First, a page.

Sunday, February 26, 2012

Native American Citizenship

The original residents of North America, after suffering losses in property and rights, gained back those lands and freedoms in a series of legislative steps. Among the several measures taken, the Dawes Act (with its later emendations) and the Indian Citizenship Act of 1924 stand out.

The Dawes Act was written by a Republican senator, Henry L. Dawes. Because the Republicans had the majority in the Senate at the time, he was able to get his legislation approved in 1887. The basic intention of the Republican Party in passing this bill was to ensure that Native Americans ("Indians") had permanent legal ownership of their land. The Dawes Act was amended by subsequent pieces of legislation over the next two decades.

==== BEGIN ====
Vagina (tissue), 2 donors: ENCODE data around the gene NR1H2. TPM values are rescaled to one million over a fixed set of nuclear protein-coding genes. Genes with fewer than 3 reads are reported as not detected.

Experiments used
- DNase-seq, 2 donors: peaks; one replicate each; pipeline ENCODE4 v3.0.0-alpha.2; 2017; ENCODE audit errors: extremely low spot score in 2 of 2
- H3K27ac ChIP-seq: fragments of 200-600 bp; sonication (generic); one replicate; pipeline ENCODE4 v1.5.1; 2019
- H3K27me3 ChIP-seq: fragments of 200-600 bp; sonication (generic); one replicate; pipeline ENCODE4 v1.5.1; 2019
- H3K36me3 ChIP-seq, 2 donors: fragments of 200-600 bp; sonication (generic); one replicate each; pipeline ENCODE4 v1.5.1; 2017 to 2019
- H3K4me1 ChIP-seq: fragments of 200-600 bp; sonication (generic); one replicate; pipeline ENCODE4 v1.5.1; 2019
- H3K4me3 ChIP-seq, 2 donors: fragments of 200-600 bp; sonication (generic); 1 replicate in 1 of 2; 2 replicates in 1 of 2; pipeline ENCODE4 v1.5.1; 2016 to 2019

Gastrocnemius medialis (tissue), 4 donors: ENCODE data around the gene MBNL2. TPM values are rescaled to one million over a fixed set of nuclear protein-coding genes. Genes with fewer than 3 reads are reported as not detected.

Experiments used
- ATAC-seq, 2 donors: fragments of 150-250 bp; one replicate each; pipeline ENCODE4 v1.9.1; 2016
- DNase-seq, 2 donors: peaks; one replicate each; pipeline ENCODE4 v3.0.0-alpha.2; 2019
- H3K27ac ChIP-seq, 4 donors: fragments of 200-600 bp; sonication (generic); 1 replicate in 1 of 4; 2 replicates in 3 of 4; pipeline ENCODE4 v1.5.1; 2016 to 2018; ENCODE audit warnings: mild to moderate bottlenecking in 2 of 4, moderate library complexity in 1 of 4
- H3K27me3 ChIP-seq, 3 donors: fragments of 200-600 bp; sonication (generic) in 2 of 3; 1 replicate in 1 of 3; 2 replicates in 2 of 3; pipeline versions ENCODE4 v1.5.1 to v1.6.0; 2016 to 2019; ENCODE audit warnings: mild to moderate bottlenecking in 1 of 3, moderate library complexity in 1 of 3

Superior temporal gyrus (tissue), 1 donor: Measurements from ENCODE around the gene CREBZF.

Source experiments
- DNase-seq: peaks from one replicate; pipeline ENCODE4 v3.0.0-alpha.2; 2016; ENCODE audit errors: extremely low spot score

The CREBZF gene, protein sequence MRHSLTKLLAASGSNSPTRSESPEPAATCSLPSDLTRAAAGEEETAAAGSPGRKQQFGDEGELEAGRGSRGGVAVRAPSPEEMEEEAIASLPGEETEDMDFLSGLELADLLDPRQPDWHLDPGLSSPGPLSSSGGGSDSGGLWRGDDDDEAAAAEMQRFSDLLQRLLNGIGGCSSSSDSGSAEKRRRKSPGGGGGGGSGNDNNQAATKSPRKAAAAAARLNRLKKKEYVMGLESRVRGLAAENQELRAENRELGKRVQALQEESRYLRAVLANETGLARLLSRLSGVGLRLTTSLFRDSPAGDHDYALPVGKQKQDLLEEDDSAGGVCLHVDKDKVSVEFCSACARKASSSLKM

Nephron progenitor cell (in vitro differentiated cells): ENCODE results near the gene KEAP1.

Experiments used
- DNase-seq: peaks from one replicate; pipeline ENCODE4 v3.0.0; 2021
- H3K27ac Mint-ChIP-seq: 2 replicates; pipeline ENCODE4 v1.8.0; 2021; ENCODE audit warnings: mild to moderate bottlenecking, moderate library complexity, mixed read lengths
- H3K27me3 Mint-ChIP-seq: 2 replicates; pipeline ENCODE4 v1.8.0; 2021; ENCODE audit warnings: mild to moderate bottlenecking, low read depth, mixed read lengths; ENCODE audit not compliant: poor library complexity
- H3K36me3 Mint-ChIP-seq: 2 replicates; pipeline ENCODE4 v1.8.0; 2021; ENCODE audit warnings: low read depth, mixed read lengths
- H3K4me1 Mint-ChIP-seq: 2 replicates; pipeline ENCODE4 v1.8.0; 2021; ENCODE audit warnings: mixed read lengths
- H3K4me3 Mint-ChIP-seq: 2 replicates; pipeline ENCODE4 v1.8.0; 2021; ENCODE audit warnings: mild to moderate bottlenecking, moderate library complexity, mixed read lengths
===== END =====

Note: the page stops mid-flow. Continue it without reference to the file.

The 1887 legislation had mixed results. One the one hand, it clearly established legal ownership for Indians. On the other hand, it created a tangled of regulations regarding who had legal jurisdiction over that land, and weakened the role of tribal governments.

Further progress was made with the Indian Citizenship Act of 1924. With both the House of Representatives and the Senate featuring Republican majorities, and with Republican President Calvin Coolidge in the White House, it was finally possible to grant full citizenship to Native Americans.